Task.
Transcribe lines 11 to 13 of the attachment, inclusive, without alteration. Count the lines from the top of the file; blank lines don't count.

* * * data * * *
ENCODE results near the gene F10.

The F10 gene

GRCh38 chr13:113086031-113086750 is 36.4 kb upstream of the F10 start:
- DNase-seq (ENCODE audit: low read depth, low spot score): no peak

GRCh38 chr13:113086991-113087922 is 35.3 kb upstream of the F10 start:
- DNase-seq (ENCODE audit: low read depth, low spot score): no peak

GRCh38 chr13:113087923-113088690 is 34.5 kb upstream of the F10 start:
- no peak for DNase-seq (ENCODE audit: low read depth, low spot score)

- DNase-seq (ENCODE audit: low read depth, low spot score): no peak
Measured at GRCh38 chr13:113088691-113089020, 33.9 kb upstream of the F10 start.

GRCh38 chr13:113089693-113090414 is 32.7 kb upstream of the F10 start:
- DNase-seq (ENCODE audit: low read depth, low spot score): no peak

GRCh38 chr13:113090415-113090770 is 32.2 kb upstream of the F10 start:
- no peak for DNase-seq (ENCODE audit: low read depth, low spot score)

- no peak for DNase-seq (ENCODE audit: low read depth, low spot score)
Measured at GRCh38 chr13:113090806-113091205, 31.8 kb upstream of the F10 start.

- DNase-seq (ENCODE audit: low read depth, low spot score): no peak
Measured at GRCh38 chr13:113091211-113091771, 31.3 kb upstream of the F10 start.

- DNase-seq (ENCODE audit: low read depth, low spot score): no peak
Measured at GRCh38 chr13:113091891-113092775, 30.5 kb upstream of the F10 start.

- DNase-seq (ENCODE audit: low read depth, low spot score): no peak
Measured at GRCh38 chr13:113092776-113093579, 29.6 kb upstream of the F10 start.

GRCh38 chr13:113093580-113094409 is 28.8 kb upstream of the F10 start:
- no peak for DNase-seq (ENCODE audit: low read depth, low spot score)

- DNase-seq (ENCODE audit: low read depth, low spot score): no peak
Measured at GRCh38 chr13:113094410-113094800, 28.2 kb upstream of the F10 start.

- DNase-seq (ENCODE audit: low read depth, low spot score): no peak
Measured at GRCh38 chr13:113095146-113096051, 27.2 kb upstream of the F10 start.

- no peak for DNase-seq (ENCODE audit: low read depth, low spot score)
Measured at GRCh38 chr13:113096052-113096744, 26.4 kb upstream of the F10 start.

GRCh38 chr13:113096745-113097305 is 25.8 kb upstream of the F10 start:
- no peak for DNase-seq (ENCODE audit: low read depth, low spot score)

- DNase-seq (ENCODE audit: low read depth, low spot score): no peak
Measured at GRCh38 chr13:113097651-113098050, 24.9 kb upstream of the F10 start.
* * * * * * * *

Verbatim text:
GRCh38 chr13:113089693-113090414 is 32.7 kb upstream of the F10 start:
- DNase-seq (ENCODE audit: low read depth, low spot score): no peak

GRCh38 chr13:113090415-113090770 is 32.2 kb upstream of the F10 start: